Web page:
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Guiso de Faisán

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TasunkaWitko View Drop Down
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    Posted: 26 October 2010 at 16:28
From Culinaria Spain:
 
Quote In Spain, hunting is a national sport, more popular than bullfighting or football....There is scarcely any nook or cranny where hunting does not take place....The Spaniards call their country "the hunting grounds of Europe." And the heart of these hunting grounds is the Montes de Toledo, the range of hills in La Mancha, coloured dark by its stone oaks....
 
In earlier times, workers on the land earned a meager wage, but were able to survive by adding game to their menus. Shepherds and farmers have also made a considerable contribution to Spanish cuisine with their shotguns, traps and creative ideas....
 
The passage above once again demonstrates one of the fundamental common threads of nearly all worldwide cuisines: food from the land and from the people who work it and live off it. In order to do that heritage honour, I decided to try a variation on John's guiso de pollo, using pheasant (faisán), which is one of Spain's popular game birds.
 
The main component of this dish came from friends of the family who gave us two pheasants that had been bagged on Sunday. We skinned the birds and removed the breasts for another dish, leaving plenty of good meat on the bones; i had been wanting to try guiso for quite a while, and this seems like a perfect opportunity!
 
here's the ingredients list, slightly modified from John's:
 

1 Whole Chicken (I used two dressed, skinned and breasted pheasants)

1 Large onion, chunked

3 Carrots finely diced

4 Medium potatoes, cut into 2” cubes

½ LB mushrooms halved

½ pint heavy cream (8oz)

1 (12oz) can tomato paste

2 Medium cans crushed tomatoes (28oz total)

1 bottle (3 cups) white wine

1 TBSP Oregano

2 TBSP salt

1 TBSP smoked paprika

2 TSP pepper

Olive Oil

Water

 

Method:

 

cover the brid with water, add a little salt and then bring the pot to a boil. reduce to medium-low and simmer for three hours, or until all the meat falls from the bones. strain the solids, reserving the broth. after the solids have cooled a bit, pick through the solids and retrieve all the meat, discarding the bones etc. set the meat aside.

 

meanwhile, halve the mushrooms and chop the onion. saute both in a splash of olive oil, then add a cup of wine to de-glaze. let the liquids reduce down while dicing the carrots and potatoes. add the carrots to the onion and mushrooms; toss the potateos in a little olive oil and then put them under the broiler in the oven for a while to brown in order to add flavour and so that they hold their shape.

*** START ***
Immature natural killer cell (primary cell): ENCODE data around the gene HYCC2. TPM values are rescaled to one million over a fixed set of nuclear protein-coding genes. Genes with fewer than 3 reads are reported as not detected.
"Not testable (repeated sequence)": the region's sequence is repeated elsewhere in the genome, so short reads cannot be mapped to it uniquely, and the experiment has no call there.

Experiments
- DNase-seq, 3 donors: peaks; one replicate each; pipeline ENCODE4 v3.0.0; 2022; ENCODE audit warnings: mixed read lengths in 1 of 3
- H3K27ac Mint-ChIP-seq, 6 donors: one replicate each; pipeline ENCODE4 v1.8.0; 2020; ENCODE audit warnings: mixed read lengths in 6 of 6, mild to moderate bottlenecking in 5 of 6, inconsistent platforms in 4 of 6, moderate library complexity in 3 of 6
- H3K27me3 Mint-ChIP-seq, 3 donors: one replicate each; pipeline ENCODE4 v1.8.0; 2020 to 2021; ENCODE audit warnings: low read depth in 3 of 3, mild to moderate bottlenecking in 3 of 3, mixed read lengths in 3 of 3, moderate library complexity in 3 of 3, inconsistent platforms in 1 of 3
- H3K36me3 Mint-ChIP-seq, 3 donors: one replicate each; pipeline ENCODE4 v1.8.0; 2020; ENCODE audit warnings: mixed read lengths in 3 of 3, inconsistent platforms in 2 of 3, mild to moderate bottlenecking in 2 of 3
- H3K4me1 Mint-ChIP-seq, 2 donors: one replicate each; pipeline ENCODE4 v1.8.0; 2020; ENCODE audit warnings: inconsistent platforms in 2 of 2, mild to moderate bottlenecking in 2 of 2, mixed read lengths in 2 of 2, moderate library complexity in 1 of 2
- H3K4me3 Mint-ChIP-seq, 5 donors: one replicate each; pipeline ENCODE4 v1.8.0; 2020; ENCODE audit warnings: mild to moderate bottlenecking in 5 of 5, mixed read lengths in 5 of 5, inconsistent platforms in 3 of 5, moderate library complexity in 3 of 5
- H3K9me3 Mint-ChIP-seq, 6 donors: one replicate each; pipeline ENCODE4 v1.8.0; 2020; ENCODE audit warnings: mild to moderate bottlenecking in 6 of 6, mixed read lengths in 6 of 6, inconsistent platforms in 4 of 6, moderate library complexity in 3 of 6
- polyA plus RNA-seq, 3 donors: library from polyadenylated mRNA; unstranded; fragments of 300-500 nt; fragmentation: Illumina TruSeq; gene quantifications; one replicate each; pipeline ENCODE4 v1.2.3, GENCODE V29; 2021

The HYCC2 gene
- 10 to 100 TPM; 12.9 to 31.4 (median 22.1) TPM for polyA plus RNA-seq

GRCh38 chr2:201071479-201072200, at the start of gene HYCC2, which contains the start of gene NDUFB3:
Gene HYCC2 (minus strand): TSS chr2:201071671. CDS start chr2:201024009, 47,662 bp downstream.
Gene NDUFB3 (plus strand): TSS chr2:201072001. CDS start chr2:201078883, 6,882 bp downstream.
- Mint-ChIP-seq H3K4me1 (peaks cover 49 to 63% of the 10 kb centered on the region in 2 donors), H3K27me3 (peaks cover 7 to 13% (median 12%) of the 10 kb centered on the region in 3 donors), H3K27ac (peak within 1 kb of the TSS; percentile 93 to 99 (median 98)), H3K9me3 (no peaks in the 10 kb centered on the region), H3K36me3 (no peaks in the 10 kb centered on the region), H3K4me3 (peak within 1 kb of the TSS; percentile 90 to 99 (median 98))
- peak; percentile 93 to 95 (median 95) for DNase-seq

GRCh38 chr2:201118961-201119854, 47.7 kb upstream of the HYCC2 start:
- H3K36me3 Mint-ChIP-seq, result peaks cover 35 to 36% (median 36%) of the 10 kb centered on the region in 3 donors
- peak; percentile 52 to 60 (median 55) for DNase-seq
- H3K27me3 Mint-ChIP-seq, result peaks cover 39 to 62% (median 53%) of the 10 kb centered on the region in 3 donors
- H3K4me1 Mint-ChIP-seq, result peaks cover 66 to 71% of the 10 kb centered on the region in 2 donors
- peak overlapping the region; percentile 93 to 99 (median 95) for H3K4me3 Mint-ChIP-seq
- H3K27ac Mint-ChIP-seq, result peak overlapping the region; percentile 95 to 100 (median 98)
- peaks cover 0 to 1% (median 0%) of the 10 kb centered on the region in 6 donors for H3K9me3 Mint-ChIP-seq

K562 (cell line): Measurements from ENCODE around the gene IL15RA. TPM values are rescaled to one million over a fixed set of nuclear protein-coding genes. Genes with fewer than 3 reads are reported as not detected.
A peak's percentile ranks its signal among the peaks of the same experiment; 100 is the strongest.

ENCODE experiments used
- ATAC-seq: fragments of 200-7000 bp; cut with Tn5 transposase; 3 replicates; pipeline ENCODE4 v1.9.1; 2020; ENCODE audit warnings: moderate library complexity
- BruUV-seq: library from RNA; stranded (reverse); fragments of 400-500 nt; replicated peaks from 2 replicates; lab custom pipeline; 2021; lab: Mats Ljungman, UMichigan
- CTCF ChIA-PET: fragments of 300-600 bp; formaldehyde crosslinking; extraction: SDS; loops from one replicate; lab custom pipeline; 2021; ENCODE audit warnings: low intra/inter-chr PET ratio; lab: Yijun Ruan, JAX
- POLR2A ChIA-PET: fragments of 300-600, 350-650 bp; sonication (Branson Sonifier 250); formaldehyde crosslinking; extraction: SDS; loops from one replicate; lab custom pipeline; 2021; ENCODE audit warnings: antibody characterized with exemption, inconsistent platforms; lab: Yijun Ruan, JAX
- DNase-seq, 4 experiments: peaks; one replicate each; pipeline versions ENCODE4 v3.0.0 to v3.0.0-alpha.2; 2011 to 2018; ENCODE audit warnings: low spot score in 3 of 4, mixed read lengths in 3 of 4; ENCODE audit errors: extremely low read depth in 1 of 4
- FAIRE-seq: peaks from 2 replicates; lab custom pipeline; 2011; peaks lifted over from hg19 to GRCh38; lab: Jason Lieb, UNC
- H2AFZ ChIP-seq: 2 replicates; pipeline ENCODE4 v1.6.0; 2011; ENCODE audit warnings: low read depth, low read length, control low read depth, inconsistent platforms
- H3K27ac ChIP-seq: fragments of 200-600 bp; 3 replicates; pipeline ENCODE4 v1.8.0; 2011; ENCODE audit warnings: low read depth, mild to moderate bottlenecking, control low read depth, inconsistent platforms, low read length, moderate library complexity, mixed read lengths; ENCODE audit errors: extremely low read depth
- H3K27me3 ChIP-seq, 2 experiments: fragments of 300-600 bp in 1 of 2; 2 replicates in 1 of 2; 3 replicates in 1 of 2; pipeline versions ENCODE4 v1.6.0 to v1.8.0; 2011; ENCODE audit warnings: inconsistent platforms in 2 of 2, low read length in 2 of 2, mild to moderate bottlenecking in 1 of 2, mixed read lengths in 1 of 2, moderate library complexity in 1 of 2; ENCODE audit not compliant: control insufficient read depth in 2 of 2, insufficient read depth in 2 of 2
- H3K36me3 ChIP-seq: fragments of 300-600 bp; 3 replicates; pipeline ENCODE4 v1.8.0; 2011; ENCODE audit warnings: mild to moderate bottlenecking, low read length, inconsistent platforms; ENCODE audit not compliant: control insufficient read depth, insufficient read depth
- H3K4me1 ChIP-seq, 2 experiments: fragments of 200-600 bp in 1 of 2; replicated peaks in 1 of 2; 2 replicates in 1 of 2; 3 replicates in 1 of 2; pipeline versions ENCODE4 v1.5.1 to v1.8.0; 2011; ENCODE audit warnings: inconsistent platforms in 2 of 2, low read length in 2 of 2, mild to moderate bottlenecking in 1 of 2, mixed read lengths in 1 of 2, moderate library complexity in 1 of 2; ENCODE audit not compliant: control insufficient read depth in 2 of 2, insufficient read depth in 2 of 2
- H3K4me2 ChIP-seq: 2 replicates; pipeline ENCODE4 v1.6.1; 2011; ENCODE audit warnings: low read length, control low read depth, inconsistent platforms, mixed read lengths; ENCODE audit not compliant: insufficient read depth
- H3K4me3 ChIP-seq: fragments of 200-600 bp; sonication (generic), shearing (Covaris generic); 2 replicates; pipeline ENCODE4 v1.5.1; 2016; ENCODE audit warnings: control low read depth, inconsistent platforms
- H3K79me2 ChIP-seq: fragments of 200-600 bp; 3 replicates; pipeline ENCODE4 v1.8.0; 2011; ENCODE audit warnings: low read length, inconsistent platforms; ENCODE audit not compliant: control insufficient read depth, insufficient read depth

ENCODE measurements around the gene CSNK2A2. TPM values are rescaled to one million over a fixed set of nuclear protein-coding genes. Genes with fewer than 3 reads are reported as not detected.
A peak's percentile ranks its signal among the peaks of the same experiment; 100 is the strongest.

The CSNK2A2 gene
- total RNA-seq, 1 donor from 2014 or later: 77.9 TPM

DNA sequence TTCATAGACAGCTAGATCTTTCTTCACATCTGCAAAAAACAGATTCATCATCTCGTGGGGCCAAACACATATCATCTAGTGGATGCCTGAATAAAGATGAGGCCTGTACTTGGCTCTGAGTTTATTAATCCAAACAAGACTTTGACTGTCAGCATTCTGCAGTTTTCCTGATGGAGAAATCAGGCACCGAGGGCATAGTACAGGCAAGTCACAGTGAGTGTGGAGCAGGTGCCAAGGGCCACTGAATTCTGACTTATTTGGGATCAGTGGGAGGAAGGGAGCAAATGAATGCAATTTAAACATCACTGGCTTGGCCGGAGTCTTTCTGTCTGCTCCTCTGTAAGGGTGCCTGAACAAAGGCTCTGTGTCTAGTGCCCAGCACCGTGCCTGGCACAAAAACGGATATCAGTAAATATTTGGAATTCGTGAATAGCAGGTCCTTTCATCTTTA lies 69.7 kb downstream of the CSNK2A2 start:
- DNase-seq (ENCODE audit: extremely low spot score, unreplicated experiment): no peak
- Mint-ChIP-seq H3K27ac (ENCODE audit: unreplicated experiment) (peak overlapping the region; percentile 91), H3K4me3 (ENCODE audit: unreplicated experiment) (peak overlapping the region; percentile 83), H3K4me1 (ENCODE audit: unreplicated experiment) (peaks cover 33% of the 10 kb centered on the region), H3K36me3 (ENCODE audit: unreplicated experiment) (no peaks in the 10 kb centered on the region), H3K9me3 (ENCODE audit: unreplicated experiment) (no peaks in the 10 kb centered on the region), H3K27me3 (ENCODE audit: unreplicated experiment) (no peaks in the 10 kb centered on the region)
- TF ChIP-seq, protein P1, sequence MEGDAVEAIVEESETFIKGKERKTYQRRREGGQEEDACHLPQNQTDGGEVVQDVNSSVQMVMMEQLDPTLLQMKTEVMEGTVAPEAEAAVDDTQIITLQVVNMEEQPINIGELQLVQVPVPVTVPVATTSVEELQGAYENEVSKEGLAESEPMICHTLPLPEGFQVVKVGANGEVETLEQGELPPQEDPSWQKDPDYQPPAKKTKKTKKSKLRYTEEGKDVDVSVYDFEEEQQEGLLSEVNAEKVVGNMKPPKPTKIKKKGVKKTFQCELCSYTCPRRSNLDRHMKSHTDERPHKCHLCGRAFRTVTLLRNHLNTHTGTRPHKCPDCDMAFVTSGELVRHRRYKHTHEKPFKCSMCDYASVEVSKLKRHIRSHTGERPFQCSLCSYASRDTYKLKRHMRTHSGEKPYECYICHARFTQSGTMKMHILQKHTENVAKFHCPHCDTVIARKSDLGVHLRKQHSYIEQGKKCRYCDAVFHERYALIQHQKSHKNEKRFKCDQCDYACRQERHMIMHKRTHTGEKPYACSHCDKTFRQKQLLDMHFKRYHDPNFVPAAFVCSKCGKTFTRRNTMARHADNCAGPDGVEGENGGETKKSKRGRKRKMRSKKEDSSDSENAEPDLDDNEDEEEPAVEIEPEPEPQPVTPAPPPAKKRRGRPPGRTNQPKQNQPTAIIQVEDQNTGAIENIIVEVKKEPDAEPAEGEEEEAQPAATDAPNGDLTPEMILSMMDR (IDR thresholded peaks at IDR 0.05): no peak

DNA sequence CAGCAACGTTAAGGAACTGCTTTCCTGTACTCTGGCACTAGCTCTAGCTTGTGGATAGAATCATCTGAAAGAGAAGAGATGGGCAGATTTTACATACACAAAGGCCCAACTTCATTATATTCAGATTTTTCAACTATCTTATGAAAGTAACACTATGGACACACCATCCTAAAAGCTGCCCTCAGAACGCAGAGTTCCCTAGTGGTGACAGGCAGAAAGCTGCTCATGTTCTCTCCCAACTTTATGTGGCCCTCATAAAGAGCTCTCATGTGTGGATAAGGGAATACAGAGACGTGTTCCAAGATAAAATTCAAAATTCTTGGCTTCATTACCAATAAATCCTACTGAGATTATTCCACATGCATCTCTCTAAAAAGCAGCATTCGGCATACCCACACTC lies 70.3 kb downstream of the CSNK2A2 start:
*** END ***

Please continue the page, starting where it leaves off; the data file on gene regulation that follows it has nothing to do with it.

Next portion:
after de-fatting the broth, add the meat to the pot with the mushrooms, onions, carrots and potatoes. add the tomatoes and the heavy cream, then the tomato paste and the remaionder of the spices. stir well and bring to a boil, making sure the paste is evenly distributed. add the remainder of the wine and reduce heat to simmer at least two hours - it gets better the longer it simmers. serve with hot, fresh, buttered bread.

 

I have all the ingredients within reach, except for the fresh vegetables, the heavy cream and the chardonnay. For this dish, I want to use a Spanish Chardonnay from Don Luciano wineries, which is located in the heart of Spain's hunting culture, La Mancha.
 
I posted it, so I am committed to it! Plans are to prepare it this weekend. More to follow.....
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TasunkaWitko View Drop Down
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Post Options Post Options   Thanks (0) Thanks(0)   Quote TasunkaWitko Quote  Post ReplyReply Direct Link To This Post Posted: 30 October 2010 at 16:26
making this one right now, and the smells in the house are really good! as john said, this dish IS the essence of spain.
 
pheasant is a very lean bird that tastes very similar to chicken, maybe a bit more rustic or with a little more body, and i think that it is going to do very well in this dish. since i had two pheasants and have to feed six people, i figured it would be good to double the recipe. the thing i didn't take into account is that pheasants have a little less meat than a chicken and also that they were breasted, which is a good portion of the meat right there. conesequently, there is a little less meat than i would prefer in this guiso; but, having said that, i am sure that many peasant households in spain had less meat than they would have wanted in their guisos as well, so it's all good - the vegetables are making up for it quite well, i think.
 
one thing i can say for sure, the don luciano is working very well with the smoked paprika and adding to the heavenly aromas en la cocina.